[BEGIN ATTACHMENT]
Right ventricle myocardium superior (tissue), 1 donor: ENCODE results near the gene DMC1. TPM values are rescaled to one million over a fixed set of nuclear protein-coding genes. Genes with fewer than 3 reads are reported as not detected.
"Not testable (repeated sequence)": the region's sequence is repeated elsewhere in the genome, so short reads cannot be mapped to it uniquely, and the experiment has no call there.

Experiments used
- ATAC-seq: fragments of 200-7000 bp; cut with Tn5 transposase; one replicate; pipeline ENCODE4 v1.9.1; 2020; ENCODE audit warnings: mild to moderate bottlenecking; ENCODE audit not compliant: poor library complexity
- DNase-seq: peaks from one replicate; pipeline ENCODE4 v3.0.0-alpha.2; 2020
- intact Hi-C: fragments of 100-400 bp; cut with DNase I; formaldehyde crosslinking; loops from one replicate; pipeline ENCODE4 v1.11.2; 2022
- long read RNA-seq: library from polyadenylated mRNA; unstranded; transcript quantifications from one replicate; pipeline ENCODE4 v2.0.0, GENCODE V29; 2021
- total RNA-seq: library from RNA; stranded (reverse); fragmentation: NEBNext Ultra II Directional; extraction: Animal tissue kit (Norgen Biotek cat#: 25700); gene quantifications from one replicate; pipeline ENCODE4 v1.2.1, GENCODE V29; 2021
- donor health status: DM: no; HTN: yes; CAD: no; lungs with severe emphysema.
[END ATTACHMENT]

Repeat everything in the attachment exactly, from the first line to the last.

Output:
Right ventricle myocardium superior (tissue), 1 donor: ENCODE results near the gene DMC1. TPM values are rescaled to one million over a fixed set of nuclear protein-coding genes. Genes with fewer than 3 reads are reported as not detected.
"Not testable (repeated sequence)": the region's sequence is repeated elsewhere in the genome, so short reads cannot be mapped to it uniquely, and the experiment has no call there.

Experiments used
- ATAC-seq: fragments of 200-7000 bp; cut with Tn5 transposase; one replicate; pipeline ENCODE4 v1.9.1; 2020; ENCODE audit warnings: mild to moderate bottlenecking; ENCODE audit not compliant: poor library complexity
- DNase-seq: peaks from one replicate; pipeline ENCODE4 v3.0.0-alpha.2; 2020
- intact Hi-C: fragments of 100-400 bp; cut with DNase I; formaldehyde crosslinking; loops from one replicate; pipeline ENCODE4 v1.11.2; 2022
- long read RNA-seq: library from polyadenylated mRNA; unstranded; transcript quantifications from one replicate; pipeline ENCODE4 v2.0.0, GENCODE V29; 2021
- total RNA-seq: library from RNA; stranded (reverse); fragmentation: NEBNext Ultra II Directional; extraction: Animal tissue kit (Norgen Biotek cat#: 25700); gene quantifications from one replicate; pipeline ENCODE4 v1.2.1, GENCODE V29; 2021
- donor health status: DM: no; HTN: yes; CAD: no; lungs with severe emphysema.